Fiction writing was always something I was going to do … one day. All these ideas for novels came to me, which I politely filed away for that mythical day in the future when all the financial ducks were lined up. That would allow me to comfortably approach the task of writing without the expectation of getting paid. When I had enough money or enough clients behind me so I could safely take the plunge into what is a vocation not flushed with cash, I would take my ideas out of my folder, and write fiction. (I currently have 17 storyboards sitting there waiting to be fleshed out into living breathing stories).
Then God challenged me. He reminded me that His gift of notes with story ideas and novels on them wasn’t just it. He hadn’t just given me stories to tell, He had also given me the ability to tell it and He would provide the room in which to tell it. He took my writing dream, flipped it upside down and then stood back and said two words to me.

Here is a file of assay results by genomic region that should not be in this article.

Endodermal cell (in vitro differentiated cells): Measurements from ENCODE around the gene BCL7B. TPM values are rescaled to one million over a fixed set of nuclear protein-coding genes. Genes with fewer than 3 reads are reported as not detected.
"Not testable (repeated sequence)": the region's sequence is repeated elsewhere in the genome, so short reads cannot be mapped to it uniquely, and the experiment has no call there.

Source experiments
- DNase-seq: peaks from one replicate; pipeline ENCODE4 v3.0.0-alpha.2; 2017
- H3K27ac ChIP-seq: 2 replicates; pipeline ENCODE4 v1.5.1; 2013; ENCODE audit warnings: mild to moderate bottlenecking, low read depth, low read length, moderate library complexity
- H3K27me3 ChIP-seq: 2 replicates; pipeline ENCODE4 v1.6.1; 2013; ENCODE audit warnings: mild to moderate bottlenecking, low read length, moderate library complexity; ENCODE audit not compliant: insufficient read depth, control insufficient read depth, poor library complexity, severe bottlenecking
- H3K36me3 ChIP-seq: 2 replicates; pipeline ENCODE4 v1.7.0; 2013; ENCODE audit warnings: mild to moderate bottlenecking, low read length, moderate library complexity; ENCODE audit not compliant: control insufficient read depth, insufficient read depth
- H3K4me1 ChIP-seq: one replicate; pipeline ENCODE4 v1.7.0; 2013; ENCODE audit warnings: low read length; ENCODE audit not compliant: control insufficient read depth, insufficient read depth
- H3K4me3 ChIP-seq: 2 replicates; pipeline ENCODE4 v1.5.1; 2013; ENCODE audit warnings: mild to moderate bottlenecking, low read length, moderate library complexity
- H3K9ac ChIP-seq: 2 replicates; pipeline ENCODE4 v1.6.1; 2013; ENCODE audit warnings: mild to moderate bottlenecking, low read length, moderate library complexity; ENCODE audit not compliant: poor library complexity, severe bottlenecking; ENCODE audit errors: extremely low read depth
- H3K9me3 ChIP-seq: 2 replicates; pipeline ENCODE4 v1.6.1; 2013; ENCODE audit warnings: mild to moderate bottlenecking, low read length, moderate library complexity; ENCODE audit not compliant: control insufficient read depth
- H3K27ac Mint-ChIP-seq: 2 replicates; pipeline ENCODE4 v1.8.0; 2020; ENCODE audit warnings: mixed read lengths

I would have loved to have heard: “Publishing House.” Now that I could live with. I wanted to hear: “Great Story.” Now that would be the highest endorsement of my writing. A part of me wanted those two words to be “Best Seller”.
The two words I heard were these. “Trust Me.” Two words no control freak wants to hear. So it is taking me a while, but I am getting there.
As you look back on your journey to publication, how did God open those doors for you? What is one piece of advice you might give to your younger Writer Self?
God has opened more doors on my writing journey than your average limousine driver. I’ve been to the States twice – both times to Nashville – and God provided for me to be there, in the right place at the right time.
In 2016, my first manuscript was a finalist in the ACFW Genesis Awards and I had neither the time nor the money to get there. (You won’t get much change out of $5,000 to get there from South Australia). That money arrived from two completely unexpected sources, down to the last cent. I had corporate bookings that were immovable – except the client was able to move them because someone hadn’t promoted them for some (still) unknown reason. Then, at that ACFW Conference, I connected with James L Rubart, my mentor, who played such a key role in connecting me with Steve Laube, my agent. And although my first manuscript didn’t get anywhere, the seeds of The Baggage Handler were sown.